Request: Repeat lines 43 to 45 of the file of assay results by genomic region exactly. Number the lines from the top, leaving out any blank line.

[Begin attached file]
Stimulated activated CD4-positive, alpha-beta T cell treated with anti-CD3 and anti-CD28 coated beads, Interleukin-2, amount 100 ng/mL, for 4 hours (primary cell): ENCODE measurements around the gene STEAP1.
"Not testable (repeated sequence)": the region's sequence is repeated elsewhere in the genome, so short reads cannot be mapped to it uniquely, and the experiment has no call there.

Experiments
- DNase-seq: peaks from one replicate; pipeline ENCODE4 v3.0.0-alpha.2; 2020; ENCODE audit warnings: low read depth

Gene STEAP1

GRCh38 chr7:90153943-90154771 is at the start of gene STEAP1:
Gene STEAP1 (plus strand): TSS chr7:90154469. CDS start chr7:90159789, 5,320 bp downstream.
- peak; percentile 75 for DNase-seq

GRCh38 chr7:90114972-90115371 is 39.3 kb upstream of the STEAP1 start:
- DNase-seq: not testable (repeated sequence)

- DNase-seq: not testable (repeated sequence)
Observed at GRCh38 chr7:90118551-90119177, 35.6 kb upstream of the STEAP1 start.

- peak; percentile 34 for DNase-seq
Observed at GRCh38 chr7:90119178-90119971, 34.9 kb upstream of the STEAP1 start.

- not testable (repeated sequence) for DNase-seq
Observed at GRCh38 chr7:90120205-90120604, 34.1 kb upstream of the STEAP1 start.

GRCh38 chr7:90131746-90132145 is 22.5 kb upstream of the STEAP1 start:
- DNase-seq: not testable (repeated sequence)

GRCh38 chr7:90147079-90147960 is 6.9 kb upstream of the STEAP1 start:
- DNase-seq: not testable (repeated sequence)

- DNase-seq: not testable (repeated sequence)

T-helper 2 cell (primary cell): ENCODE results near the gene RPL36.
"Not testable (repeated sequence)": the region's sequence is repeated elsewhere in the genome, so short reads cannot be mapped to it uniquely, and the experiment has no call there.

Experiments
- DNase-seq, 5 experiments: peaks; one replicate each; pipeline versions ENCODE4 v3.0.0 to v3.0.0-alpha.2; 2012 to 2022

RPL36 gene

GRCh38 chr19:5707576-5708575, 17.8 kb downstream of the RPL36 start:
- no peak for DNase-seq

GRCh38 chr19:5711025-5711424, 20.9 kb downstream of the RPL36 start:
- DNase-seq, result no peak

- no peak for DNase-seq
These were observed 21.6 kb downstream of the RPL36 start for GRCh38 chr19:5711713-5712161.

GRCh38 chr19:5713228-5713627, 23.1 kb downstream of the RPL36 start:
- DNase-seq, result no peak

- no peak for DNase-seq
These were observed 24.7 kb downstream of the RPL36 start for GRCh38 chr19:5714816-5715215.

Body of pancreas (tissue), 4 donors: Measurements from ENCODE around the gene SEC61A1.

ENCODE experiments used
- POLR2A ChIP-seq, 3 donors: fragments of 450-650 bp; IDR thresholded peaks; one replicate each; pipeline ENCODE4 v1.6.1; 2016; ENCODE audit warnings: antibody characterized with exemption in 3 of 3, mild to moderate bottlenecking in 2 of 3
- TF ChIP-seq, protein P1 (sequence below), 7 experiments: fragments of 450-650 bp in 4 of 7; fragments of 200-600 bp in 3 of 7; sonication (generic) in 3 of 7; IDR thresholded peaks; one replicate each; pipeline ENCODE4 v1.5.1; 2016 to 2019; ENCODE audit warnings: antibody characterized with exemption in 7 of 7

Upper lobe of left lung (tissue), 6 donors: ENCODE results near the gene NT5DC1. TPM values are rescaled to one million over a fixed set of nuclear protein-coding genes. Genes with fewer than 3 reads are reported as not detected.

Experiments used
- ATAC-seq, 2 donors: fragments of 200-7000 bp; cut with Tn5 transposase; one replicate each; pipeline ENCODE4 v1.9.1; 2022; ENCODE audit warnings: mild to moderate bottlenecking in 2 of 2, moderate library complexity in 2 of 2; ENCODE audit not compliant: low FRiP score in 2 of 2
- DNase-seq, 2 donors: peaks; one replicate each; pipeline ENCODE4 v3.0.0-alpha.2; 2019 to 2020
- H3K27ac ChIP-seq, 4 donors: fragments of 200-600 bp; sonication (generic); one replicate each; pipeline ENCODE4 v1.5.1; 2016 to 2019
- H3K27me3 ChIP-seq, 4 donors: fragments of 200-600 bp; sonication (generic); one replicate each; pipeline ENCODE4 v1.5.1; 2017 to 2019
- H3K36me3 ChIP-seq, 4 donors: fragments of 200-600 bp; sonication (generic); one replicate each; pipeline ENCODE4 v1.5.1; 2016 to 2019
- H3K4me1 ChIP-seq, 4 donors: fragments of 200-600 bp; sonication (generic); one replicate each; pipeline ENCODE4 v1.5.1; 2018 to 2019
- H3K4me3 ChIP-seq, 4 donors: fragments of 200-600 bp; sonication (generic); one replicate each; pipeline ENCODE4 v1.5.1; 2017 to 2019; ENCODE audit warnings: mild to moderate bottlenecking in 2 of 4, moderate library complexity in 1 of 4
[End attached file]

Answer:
- ATAC-seq, 2 donors: fragments of 200-7000 bp; cut with Tn5 transposase; one replicate each; pipeline ENCODE4 v1.9.1; 2022; ENCODE audit warnings: mild to moderate bottlenecking in 2 of 2, moderate library complexity in 2 of 2; ENCODE audit not compliant: low FRiP score in 2 of 2
- DNase-seq, 2 donors: peaks; one replicate each; pipeline ENCODE4 v3.0.0-alpha.2; 2019 to 2020
- H3K27ac ChIP-seq, 4 donors: fragments of 200-600 bp; sonication (generic); one replicate each; pipeline ENCODE4 v1.5.1; 2016 to 2019